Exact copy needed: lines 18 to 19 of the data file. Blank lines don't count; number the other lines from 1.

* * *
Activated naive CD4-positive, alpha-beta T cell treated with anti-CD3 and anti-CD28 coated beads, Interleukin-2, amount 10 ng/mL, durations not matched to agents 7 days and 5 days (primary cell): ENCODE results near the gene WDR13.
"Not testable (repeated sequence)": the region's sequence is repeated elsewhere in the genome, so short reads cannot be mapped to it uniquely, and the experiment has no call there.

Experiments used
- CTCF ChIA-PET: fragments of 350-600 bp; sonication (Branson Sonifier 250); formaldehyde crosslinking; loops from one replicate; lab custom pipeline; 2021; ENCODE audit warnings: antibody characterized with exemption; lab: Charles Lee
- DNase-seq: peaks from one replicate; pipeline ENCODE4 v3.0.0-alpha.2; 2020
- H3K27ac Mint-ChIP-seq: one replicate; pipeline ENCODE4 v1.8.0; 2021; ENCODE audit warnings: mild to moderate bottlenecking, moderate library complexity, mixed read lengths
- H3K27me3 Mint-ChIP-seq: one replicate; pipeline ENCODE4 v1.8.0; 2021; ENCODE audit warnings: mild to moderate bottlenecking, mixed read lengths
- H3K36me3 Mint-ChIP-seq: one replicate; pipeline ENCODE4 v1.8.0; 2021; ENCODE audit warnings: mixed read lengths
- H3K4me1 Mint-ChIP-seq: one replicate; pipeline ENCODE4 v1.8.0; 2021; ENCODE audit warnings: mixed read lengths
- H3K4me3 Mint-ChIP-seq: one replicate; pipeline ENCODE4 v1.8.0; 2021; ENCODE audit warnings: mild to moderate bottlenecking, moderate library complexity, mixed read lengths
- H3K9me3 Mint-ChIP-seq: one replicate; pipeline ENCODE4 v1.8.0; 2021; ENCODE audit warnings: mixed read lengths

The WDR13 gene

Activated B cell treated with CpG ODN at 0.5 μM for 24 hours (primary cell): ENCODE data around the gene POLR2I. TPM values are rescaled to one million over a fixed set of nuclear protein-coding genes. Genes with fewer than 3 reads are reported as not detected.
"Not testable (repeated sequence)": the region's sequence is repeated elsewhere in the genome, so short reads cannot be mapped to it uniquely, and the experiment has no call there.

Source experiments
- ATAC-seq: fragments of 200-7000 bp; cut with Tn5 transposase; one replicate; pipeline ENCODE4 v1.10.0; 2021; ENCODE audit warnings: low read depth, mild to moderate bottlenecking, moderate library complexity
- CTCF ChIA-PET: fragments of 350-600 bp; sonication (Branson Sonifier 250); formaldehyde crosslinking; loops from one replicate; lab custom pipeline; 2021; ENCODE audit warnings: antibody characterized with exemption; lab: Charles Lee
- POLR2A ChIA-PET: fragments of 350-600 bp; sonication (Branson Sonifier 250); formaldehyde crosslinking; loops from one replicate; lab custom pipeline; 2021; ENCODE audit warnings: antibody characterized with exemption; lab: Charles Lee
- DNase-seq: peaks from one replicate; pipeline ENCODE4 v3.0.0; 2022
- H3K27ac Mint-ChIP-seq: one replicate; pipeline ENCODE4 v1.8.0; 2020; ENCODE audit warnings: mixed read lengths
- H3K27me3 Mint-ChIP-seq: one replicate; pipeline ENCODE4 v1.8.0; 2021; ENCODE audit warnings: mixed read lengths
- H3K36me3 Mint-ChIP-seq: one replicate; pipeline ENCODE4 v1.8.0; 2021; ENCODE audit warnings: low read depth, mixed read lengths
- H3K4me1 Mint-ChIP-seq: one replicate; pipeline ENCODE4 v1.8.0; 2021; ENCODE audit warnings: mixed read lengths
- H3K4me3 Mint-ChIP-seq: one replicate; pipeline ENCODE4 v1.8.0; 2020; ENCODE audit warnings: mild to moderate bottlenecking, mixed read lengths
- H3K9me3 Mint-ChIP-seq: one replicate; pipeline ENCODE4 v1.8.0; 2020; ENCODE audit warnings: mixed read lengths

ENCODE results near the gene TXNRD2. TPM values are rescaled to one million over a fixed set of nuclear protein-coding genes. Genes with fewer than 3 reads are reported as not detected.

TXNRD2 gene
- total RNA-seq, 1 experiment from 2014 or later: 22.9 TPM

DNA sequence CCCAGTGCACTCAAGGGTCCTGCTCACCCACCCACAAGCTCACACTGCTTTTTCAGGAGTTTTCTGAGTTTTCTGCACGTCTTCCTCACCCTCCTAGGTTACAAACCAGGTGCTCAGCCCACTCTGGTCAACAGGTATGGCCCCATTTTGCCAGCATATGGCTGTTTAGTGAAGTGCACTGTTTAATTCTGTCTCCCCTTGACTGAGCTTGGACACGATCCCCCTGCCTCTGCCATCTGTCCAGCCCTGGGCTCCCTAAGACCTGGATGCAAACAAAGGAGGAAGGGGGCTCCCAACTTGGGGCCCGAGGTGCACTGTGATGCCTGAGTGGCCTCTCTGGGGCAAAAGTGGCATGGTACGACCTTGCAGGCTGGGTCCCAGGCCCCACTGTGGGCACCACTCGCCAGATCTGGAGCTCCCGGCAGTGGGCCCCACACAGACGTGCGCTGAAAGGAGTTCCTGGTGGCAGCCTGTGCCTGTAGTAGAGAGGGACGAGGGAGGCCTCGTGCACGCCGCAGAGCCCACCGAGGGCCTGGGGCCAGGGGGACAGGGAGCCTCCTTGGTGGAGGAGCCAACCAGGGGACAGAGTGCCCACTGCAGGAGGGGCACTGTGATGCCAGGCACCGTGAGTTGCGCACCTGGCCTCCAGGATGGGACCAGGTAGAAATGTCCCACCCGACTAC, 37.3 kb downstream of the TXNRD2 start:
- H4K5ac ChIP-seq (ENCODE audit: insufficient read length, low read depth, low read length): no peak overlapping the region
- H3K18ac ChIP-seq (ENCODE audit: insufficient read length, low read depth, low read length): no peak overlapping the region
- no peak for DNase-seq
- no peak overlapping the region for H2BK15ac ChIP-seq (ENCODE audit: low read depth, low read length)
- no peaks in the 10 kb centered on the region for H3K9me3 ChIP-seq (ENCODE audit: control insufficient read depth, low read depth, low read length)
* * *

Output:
- POLR2A ChIA-PET: fragments of 350-600 bp; sonication (Branson Sonifier 250); formaldehyde crosslinking; loops from one replicate; lab custom pipeline; 2021; ENCODE audit warnings: antibody characterized with exemption; lab: Charles Lee
- DNase-seq: peaks from one replicate; pipeline ENCODE4 v3.0.0; 2022